The population of Bembridge may double during the summer months as second-home-owners descend on the village to go sailing, catch up with their metropolitan friends who are DFL (Down From London) and eat out in the local bars and restaurants.
One of these eateries, Fulton’s Chop House, seemed to have closed down before Matt and Cat got the chance to eat there – despite several attempts. They’ve been more successful elsewhere in Bembridge: the Pilot Boat has some excellent food and the Crab and Lobster is in a fantastic spot.
So far, so seaside. But what about the permanent residents? Does the village roll up its pavements once the summer season is at an end? Fortunately, Bembridge has an indigenous, albeit elderly, population all year round and one autumn evening Matt and Cat were able to immerse themselves in its culture at the Windmill Inn.
The Windmill is a massive hotel which has developed a thriving restaurant sideline. From the boards outside, Matt and Cat noted that the hotel has a daily carvery, a sure draw for price-conscious oldsters. On entering the capacious hotel from its big car park, M and C were impressed with its high ceilings and vast bar/diner. In fact it was slightly overwhelming; several locals chatted at the bar whilst your reviewers wandered around the rambling establishment waiting to be seated. However, it proved not to be that sort of place and they found themselves a table without any input from the staff.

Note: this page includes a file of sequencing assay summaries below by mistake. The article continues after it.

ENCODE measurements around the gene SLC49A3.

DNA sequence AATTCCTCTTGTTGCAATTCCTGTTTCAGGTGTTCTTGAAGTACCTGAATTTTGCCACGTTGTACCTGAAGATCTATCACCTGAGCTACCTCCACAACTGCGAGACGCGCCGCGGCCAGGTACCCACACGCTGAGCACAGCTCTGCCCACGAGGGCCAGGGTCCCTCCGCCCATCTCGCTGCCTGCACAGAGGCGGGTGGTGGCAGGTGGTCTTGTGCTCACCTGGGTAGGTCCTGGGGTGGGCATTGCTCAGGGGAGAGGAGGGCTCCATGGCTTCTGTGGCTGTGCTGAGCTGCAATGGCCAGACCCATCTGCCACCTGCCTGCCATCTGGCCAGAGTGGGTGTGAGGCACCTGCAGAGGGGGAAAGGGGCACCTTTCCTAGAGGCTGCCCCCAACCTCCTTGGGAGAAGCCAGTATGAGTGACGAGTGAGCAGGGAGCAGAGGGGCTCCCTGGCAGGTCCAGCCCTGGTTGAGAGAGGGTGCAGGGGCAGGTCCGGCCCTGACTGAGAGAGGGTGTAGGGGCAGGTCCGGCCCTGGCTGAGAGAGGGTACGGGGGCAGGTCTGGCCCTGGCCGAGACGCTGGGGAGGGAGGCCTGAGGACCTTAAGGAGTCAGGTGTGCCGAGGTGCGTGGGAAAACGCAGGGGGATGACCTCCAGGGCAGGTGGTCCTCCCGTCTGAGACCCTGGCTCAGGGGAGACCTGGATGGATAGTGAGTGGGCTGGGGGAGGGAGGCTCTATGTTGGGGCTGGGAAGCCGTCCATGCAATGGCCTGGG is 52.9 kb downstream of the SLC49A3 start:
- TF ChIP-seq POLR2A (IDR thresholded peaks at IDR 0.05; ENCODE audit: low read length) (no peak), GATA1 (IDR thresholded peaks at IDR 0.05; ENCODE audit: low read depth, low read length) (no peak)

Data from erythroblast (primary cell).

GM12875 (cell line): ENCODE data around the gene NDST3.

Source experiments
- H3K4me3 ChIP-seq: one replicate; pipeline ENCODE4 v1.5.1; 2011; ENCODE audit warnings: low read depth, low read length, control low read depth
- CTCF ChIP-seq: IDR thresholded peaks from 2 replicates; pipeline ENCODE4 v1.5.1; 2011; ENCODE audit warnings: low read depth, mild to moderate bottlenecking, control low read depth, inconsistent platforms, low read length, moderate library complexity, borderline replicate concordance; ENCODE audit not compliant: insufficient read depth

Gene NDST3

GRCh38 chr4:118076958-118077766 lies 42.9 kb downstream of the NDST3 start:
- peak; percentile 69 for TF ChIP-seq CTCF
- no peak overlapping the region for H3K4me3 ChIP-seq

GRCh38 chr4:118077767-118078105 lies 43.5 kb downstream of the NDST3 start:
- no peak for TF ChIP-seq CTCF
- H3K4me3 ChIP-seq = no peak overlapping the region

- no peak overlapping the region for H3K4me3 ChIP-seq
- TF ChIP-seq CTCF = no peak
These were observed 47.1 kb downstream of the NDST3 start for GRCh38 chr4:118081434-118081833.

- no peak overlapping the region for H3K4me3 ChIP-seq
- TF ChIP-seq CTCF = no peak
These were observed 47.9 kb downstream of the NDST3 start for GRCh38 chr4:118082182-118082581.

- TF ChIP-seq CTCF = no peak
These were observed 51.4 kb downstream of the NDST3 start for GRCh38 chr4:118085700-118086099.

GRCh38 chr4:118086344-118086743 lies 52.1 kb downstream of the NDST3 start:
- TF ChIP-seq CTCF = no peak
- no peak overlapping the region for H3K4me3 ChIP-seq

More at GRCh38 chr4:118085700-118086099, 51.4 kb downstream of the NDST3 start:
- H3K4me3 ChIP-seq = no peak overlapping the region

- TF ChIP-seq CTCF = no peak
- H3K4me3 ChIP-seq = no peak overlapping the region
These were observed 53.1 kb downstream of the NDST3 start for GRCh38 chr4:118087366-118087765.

The regular menu has a good range of food, which is perhaps to be expected from a hotel. Liver and bacon vie for your attention along with roast lamb, hickory-roast chicken and scampi. There is a small but interesting vegetarian selection. Also, like its sister pub, the Horse and Groom, there are options for those with smaller appetites, children and babies. The menu prominently featured OAP portions, OAP prices, and OAP specials. Perhaps a pattern was emerging here.
Matthew toyed with the idea of liver and bacon before settling on the roast half shoulder of lamb with mash and roast gravy. Cat, keen for steak, swerved off at the very last moment and chose goat’s cheese and vegetable tart with fresh salad and crusty bread from the vegetarian selection. Waiting to order from the very friendly barman, Matt noticed a large commercial calendar on the bar-room wall, not from the local drayman but from a ‘Hygiene and Nursing Supplies Specialist’. That’s Bembridge for you.
Perhaps because it was early evening, Matt and Cat’s fellow diners were all elderly, garrulously concerned with medical conditions – or both. In the time between ordering and receipt of food, Matt and Cat eavesdropped on the indiscreet miracles of modern medicine at neighbouring tables. An elderly couple were entertaining a still more elderly lady visitor and catching up on the gossip. “Since I had that operation,” declaimed a well-upholstered lady, “I’ve been in constant pain every time I eat.” Sympathy was soon forthcoming. “I had an op myself,” hollered the man unabashedly to his hard-of-hearing companion. “Sometimes I get this pain… right in my a**e.” It seemed unlikely that this was a metaphor. What splendid dinner-time talk.
Thankfully, the food’s arrival gave a welcome distraction from tales of gall bladders, singing legs and sleepless nights.